Don't Defy the Founding Fathers
Senator Mike Johanns
October 26, 2009
Each day I spend in the U.S. Senate representing you, I become more in awe of our Founding Fathers' remarkable system of government checks and balances. The difference between the House of Representatives and the Senate is a perfect example. The House was created to be a majority body. If there is a solid majority by either party, as the Democrat Party holds today, that party will almost never lose a vote.
Our Founders, though, wanted something different with the Senate. First, it is the great equalizer. Each state gets two Senators no matter how large or small its population. Secondly, our Founders wanted the Senate to be a check on legislative power.
At the start of our nation's history, there was really no way to end debate in the Senate, except by unanimous agreement. The minority, and even one Senator, had extraordinary power to extend debate. Just within the last 40 years, the Senate agreed that debate could be limited with 60 votes -- a super majority. This is an important check on the federal government's power to impose its will on the American people.
The practical application today is obvious. Voting on something as significant as health care reform, which impacts 16 percent of our economy and every citizen, actually involves two critical stages. The first, a vote on cloture, essentially asks whether the legislation deserves to move to a final vote or remain on the drawing board. If 60 Senators vote for cloture, debate and amendments on the legislation are restricted and a simple majority can pass it.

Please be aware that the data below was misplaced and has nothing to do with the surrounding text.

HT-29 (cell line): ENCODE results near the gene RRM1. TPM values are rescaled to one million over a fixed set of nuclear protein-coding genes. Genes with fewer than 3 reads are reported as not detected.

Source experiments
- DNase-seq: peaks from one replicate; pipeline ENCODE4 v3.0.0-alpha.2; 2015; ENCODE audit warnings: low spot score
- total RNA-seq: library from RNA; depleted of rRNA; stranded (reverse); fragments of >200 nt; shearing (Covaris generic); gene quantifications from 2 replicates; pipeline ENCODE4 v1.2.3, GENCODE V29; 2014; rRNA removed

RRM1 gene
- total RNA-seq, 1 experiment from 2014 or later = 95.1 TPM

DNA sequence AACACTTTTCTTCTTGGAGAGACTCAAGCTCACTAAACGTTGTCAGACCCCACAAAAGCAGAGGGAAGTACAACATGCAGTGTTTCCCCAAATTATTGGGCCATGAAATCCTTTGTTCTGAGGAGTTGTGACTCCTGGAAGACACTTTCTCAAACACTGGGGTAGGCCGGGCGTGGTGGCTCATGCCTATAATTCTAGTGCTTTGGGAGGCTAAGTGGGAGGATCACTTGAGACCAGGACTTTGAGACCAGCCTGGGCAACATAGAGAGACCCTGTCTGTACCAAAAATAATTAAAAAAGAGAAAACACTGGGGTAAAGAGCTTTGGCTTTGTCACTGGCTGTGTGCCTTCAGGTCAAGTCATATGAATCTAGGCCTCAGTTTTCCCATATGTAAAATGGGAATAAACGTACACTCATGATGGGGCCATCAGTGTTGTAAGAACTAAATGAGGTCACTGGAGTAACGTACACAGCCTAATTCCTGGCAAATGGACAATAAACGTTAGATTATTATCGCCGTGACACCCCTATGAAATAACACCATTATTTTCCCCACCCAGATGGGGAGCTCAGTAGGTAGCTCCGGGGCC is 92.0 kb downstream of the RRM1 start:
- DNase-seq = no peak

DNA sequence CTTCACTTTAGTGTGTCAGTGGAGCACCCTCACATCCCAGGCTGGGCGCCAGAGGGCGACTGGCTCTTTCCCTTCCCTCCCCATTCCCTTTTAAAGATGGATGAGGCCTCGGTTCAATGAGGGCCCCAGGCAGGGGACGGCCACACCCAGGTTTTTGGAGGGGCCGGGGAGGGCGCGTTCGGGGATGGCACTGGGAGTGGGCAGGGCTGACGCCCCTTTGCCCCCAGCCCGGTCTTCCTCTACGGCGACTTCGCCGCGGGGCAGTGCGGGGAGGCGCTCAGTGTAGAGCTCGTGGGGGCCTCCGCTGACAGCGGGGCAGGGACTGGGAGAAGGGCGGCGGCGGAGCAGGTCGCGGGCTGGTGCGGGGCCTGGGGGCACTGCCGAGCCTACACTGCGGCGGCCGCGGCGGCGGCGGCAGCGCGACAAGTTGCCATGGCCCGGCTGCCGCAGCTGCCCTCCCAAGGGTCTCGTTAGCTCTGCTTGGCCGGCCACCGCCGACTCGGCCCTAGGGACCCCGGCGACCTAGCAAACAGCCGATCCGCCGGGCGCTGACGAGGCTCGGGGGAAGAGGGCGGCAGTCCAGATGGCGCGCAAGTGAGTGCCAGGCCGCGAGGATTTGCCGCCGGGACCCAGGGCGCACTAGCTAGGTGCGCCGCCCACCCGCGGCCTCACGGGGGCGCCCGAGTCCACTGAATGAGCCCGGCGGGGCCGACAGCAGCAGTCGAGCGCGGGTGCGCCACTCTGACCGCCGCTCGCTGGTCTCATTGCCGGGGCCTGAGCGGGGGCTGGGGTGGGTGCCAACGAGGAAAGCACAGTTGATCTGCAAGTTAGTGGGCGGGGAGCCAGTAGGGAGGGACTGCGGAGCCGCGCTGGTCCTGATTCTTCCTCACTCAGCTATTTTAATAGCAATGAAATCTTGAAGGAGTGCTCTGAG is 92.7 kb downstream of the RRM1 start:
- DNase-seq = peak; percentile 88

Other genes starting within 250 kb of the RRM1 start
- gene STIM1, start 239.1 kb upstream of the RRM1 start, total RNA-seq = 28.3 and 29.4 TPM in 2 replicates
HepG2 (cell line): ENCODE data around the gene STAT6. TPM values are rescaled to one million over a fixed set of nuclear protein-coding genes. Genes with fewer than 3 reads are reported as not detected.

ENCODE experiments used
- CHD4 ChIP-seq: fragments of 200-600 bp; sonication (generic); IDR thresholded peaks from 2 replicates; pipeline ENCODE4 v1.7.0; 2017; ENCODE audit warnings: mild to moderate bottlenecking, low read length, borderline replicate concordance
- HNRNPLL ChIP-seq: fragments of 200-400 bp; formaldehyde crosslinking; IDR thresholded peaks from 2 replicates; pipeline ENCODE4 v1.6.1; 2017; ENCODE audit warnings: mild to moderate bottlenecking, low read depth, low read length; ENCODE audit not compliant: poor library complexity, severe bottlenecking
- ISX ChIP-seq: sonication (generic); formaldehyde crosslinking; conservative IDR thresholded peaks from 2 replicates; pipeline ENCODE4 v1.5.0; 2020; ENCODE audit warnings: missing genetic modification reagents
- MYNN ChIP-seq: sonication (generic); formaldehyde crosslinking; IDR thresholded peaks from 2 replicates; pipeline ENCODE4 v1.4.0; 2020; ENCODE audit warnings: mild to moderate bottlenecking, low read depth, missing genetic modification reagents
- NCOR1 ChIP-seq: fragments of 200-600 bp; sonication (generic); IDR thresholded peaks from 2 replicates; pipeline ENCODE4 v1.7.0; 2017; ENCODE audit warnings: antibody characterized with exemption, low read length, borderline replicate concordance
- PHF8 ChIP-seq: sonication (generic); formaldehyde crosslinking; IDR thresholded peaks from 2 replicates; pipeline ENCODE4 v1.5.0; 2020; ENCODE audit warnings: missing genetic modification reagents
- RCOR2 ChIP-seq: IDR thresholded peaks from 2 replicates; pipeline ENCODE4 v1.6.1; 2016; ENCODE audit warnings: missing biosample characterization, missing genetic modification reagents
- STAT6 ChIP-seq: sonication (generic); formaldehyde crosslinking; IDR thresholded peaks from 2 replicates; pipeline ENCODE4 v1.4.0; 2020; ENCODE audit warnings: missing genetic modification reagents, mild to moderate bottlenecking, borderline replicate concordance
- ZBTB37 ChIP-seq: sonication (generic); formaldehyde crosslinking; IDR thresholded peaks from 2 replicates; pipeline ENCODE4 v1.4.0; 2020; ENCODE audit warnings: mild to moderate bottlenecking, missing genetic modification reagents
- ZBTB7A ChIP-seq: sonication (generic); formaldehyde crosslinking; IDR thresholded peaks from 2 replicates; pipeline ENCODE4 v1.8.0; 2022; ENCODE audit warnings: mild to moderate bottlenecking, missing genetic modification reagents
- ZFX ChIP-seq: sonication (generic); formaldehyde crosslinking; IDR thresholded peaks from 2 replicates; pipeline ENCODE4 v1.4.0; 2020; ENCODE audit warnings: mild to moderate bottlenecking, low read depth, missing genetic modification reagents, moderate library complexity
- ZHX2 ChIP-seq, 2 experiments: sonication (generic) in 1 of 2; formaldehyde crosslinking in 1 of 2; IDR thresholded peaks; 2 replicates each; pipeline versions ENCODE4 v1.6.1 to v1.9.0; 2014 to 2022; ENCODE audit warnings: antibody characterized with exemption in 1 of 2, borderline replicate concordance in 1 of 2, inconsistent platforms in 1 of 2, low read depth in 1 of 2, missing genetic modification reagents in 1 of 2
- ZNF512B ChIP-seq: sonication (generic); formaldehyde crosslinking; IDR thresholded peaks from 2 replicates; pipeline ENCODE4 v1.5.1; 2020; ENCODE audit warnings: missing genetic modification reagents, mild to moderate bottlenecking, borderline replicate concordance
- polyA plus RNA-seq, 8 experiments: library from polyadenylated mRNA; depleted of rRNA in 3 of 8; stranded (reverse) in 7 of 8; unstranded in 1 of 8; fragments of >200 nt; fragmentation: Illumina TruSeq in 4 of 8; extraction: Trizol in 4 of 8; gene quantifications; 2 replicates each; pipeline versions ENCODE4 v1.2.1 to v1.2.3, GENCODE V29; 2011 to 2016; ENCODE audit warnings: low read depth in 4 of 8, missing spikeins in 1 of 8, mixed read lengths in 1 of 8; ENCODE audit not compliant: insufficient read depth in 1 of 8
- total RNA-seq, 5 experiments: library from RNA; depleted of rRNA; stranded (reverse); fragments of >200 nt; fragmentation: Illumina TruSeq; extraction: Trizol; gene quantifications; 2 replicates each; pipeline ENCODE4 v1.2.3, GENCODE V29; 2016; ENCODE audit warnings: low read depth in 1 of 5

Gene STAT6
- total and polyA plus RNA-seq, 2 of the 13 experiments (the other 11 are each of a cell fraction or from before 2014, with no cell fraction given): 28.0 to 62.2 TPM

Some will try to argue the cloture hurdle is an unimportant procedural vote. In reality, it is often the most important vote because it has the higher threshold and clears the way for ultimate passage. Once a Senator votes "yes" on cloture, it is even possible to vote "no" on final passage of the same bill. In fact, nine or more Senators can change their votes between cloture and final passage, yet the bill will still become law because final passage requires only a simple majority. These Senators can then claim they opposed the legislation (referring to their final vote), when actually they enabled its passage (through their cloture vote). This is how senators can be for a piece of legislation before they are against it.
The sixty vote hurdle sometimes looks like an obstruction. It is not. It is a very critical piece of our great system of checks and balances. Had our Founders wanted two legislative bodies both governed by a simple majority vote, they could have created such a system. Thankfully, they created our U.S. Senate to ensure critical issues for our nation would only pass with careful deliberation. Many times in our history, legislation that was not in the best interest of our nation has had majority support in the Senate, but did not become law because 60 votes could not be mustered. The Founders were right to include such an important safeguard.